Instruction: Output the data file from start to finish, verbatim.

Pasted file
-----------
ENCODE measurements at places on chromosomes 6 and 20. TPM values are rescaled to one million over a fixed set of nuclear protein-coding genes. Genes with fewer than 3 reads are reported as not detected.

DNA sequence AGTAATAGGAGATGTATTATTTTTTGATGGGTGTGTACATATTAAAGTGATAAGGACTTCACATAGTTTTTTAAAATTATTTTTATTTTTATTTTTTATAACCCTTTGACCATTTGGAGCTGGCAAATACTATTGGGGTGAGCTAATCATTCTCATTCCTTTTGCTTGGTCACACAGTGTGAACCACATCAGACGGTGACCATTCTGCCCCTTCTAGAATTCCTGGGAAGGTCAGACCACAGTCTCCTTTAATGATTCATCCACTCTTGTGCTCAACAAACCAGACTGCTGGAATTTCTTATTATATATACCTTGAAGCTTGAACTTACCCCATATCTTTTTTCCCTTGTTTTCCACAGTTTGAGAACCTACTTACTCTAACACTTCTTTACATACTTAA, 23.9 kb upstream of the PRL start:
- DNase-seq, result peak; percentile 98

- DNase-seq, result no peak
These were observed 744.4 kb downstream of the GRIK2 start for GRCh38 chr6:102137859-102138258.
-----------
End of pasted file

ENCODE measurements at places on chromosomes 6 and 20. TPM values are rescaled to one million over a fixed set of nuclear protein-coding genes. Genes with fewer than 3 reads are reported as not detected.

DNA sequence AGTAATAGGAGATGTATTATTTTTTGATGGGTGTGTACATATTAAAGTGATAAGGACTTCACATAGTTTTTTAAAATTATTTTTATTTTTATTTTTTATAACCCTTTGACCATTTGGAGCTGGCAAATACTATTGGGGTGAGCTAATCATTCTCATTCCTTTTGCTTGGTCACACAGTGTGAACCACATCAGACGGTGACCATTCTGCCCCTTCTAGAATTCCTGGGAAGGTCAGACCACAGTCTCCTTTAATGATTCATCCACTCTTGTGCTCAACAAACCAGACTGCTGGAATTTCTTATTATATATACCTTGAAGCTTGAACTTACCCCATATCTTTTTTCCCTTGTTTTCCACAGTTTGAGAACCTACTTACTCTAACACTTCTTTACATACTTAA, 23.9 kb upstream of the PRL start:
- DNase-seq, result peak; percentile 98

- DNase-seq, result no peak
These were observed 744.4 kb downstream of the GRIK2 start for GRCh38 chr6:102137859-102138258.